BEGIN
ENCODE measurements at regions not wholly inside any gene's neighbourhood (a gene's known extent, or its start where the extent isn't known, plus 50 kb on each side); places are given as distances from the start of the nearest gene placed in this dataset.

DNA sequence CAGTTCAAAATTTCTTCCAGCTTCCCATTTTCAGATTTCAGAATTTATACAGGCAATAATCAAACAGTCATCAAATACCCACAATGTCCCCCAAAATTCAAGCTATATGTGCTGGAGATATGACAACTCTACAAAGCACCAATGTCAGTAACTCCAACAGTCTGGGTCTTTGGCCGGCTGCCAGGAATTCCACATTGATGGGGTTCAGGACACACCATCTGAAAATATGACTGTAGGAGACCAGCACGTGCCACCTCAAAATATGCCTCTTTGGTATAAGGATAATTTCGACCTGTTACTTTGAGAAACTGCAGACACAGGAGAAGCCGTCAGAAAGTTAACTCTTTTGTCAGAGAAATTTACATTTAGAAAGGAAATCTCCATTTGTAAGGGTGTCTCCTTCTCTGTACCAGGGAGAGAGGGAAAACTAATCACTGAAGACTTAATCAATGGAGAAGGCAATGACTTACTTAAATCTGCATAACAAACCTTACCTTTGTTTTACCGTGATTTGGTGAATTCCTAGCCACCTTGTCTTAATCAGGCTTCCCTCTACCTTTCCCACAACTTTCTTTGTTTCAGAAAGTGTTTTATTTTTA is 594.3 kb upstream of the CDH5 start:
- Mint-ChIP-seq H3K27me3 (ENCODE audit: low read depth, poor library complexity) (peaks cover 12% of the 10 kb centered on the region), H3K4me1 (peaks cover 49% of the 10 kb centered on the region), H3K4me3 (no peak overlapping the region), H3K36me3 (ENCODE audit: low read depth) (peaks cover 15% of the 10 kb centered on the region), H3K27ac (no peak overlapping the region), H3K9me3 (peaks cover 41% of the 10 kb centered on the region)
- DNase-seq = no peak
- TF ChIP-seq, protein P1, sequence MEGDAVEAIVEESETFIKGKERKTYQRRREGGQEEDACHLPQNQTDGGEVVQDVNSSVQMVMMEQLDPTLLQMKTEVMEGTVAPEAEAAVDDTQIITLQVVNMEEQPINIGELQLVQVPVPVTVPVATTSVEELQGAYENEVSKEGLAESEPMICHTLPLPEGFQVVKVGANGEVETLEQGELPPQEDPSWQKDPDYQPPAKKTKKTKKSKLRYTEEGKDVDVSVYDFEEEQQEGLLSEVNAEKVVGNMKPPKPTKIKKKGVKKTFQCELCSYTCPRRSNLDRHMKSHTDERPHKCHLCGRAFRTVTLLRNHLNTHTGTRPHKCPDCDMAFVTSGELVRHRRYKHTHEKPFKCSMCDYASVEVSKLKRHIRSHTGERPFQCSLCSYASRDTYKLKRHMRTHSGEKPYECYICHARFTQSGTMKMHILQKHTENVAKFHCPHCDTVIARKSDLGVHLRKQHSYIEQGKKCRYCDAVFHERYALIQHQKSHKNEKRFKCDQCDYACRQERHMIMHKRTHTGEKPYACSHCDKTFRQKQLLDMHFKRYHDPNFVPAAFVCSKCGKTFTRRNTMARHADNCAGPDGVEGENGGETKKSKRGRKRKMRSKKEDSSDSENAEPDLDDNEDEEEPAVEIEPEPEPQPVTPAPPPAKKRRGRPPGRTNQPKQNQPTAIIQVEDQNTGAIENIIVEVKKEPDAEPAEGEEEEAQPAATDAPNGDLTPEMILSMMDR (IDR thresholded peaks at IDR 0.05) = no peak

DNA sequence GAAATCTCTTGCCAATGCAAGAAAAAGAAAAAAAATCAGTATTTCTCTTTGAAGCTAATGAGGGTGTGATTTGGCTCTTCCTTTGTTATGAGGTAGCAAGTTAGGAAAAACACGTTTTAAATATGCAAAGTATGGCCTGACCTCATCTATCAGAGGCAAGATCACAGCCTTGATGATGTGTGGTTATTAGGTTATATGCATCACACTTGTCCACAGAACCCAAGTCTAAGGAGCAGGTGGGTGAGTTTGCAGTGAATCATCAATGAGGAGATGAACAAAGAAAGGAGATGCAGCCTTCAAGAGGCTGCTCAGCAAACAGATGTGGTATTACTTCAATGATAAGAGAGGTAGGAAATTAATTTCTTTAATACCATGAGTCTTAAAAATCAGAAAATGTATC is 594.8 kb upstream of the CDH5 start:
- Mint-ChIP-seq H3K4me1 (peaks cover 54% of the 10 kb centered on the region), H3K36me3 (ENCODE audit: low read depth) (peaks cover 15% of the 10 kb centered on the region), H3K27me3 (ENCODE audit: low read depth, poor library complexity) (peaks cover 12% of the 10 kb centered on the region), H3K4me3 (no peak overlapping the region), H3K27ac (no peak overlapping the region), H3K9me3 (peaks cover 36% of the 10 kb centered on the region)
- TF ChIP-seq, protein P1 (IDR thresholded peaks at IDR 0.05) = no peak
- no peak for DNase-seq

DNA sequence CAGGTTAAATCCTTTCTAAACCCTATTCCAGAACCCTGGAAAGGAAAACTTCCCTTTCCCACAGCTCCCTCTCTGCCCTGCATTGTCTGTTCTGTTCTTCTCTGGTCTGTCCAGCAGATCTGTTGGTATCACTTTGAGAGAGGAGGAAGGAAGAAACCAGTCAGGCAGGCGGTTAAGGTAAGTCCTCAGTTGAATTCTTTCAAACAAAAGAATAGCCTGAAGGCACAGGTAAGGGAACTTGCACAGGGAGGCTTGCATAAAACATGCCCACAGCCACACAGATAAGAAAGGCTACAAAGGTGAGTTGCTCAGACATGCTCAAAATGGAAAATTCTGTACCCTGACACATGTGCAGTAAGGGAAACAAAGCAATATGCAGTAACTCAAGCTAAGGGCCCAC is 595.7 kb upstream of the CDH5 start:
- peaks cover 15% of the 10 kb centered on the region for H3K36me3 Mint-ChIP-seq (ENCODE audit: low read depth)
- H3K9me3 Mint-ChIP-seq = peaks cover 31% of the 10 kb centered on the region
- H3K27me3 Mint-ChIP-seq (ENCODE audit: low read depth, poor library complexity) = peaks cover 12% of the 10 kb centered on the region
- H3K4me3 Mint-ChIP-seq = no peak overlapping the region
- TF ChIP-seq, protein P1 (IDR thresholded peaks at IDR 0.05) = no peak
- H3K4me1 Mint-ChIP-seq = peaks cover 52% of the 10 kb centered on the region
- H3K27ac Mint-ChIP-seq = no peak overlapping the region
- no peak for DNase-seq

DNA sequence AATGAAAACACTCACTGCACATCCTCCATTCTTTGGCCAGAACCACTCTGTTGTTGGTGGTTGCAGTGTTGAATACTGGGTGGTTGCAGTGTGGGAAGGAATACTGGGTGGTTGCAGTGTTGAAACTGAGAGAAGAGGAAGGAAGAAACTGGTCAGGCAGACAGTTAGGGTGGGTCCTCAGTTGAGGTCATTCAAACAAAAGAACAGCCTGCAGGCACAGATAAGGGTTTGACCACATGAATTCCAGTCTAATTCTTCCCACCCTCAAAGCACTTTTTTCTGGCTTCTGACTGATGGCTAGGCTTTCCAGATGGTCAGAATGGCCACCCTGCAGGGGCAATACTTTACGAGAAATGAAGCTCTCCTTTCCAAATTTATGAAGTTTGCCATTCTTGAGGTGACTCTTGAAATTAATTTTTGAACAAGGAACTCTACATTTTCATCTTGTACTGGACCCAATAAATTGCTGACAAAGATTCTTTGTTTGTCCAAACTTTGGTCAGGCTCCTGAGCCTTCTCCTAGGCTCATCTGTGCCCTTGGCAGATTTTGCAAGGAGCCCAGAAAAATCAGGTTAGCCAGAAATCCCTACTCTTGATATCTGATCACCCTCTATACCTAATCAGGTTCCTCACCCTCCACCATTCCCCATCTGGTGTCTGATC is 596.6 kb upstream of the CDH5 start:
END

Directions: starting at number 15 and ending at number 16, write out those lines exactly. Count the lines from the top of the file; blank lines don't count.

- TF ChIP-seq, protein P1 (IDR thresholded peaks at IDR 0.05) = no peak
- H3K4me1 Mint-ChIP-seq = peaks cover 52% of the 10 kb centered on the region